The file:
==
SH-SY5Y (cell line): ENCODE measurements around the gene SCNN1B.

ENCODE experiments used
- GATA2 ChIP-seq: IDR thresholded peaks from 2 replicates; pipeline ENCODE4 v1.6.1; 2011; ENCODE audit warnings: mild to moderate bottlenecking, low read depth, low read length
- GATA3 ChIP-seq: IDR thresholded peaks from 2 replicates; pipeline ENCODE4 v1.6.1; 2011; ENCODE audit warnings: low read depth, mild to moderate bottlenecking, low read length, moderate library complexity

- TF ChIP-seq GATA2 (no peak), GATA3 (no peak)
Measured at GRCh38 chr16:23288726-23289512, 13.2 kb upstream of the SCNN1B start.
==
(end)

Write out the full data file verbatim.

SH-SY5Y (cell line): ENCODE measurements around the gene SCNN1B.

ENCODE experiments used
- GATA2 ChIP-seq: IDR thresholded peaks from 2 replicates; pipeline ENCODE4 v1.6.1; 2011; ENCODE audit warnings: mild to moderate bottlenecking, low read depth, low read length
- GATA3 ChIP-seq: IDR thresholded peaks from 2 replicates; pipeline ENCODE4 v1.6.1; 2011; ENCODE audit warnings: low read depth, mild to moderate bottlenecking, low read length, moderate library complexity

- TF ChIP-seq GATA2 (no peak), GATA3 (no peak)
Measured at GRCh38 chr16:23288726-23289512, 13.2 kb upstream of the SCNN1B start.